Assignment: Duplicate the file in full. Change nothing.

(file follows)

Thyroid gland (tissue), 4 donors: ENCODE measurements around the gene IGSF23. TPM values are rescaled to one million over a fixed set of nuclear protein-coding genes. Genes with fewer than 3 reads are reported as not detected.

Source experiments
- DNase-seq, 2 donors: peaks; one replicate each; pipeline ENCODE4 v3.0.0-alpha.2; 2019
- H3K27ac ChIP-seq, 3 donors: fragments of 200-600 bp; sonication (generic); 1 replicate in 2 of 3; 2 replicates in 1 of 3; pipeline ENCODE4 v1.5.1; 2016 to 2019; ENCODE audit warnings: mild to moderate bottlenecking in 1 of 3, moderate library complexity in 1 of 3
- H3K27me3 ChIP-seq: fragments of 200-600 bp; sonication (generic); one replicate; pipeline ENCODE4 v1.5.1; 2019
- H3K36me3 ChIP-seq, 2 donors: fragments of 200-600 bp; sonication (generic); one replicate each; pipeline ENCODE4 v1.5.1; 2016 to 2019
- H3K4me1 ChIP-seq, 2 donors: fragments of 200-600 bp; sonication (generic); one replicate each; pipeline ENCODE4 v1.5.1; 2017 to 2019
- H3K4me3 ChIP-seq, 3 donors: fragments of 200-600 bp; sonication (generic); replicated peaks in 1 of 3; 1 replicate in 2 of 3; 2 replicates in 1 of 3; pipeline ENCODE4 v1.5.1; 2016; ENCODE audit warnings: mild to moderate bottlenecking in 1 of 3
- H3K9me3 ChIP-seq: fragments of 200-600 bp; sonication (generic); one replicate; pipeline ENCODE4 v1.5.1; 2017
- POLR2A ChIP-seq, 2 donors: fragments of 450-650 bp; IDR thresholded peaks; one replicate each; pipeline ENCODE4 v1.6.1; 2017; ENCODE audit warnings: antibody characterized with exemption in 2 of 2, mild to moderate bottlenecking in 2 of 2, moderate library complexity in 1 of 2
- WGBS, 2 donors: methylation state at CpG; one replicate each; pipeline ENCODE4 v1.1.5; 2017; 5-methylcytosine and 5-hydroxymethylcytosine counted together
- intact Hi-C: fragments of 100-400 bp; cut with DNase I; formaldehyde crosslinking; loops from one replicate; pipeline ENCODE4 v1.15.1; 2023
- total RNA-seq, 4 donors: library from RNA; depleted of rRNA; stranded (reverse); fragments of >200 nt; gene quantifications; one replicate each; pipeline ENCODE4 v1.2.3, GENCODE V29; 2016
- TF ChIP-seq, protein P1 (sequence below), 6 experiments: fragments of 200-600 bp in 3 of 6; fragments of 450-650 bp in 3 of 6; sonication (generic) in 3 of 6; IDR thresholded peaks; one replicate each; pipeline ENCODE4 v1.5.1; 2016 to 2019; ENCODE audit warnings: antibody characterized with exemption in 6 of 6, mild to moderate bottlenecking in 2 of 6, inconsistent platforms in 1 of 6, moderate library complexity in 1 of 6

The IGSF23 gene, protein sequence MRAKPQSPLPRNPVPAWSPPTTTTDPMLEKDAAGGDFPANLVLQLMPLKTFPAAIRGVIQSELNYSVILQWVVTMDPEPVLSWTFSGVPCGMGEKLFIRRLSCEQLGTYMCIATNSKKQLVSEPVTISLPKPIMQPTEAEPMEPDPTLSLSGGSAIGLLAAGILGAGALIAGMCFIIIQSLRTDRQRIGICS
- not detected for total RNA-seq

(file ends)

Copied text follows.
Thyroid gland (tissue), 4 donors: ENCODE measurements around the gene IGSF23. TPM values are rescaled to one million over a fixed set of nuclear protein-coding genes. Genes with fewer than 3 reads are reported as not detected.

Source experiments
- DNase-seq, 2 donors: peaks; one replicate each; pipeline ENCODE4 v3.0.0-alpha.2; 2019
- H3K27ac ChIP-seq, 3 donors: fragments of 200-600 bp; sonication (generic); 1 replicate in 2 of 3; 2 replicates in 1 of 3; pipeline ENCODE4 v1.5.1; 2016 to 2019; ENCODE audit warnings: mild to moderate bottlenecking in 1 of 3, moderate library complexity in 1 of 3
- H3K27me3 ChIP-seq: fragments of 200-600 bp; sonication (generic); one replicate; pipeline ENCODE4 v1.5.1; 2019
- H3K36me3 ChIP-seq, 2 donors: fragments of 200-600 bp; sonication (generic); one replicate each; pipeline ENCODE4 v1.5.1; 2016 to 2019
- H3K4me1 ChIP-seq, 2 donors: fragments of 200-600 bp; sonication (generic); one replicate each; pipeline ENCODE4 v1.5.1; 2017 to 2019
- H3K4me3 ChIP-seq, 3 donors: fragments of 200-600 bp; sonication (generic); replicated peaks in 1 of 3; 1 replicate in 2 of 3; 2 replicates in 1 of 3; pipeline ENCODE4 v1.5.1; 2016; ENCODE audit warnings: mild to moderate bottlenecking in 1 of 3
- H3K9me3 ChIP-seq: fragments of 200-600 bp; sonication (generic); one replicate; pipeline ENCODE4 v1.5.1; 2017
- POLR2A ChIP-seq, 2 donors: fragments of 450-650 bp; IDR thresholded peaks; one replicate each; pipeline ENCODE4 v1.6.1; 2017; ENCODE audit warnings: antibody characterized with exemption in 2 of 2, mild to moderate bottlenecking in 2 of 2, moderate library complexity in 1 of 2
- WGBS, 2 donors: methylation state at CpG; one replicate each; pipeline ENCODE4 v1.1.5; 2017; 5-methylcytosine and 5-hydroxymethylcytosine counted together
- intact Hi-C: fragments of 100-400 bp; cut with DNase I; formaldehyde crosslinking; loops from one replicate; pipeline ENCODE4 v1.15.1; 2023
- total RNA-seq, 4 donors: library from RNA; depleted of rRNA; stranded (reverse); fragments of >200 nt; gene quantifications; one replicate each; pipeline ENCODE4 v1.2.3, GENCODE V29; 2016
- TF ChIP-seq, protein P1 (sequence below), 6 experiments: fragments of 200-600 bp in 3 of 6; fragments of 450-650 bp in 3 of 6; sonication (generic) in 3 of 6; IDR thresholded peaks; one replicate each; pipeline ENCODE4 v1.5.1; 2016 to 2019; ENCODE audit warnings: antibody characterized with exemption in 6 of 6, mild to moderate bottlenecking in 2 of 6, inconsistent platforms in 1 of 6, moderate library complexity in 1 of 6

The IGSF23 gene, protein sequence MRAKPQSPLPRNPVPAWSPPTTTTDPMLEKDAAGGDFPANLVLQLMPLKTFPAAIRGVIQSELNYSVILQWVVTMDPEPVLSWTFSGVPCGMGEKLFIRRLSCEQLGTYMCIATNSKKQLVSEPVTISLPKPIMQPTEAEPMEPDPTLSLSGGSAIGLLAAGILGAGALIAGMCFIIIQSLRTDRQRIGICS
- not detected for total RNA-seq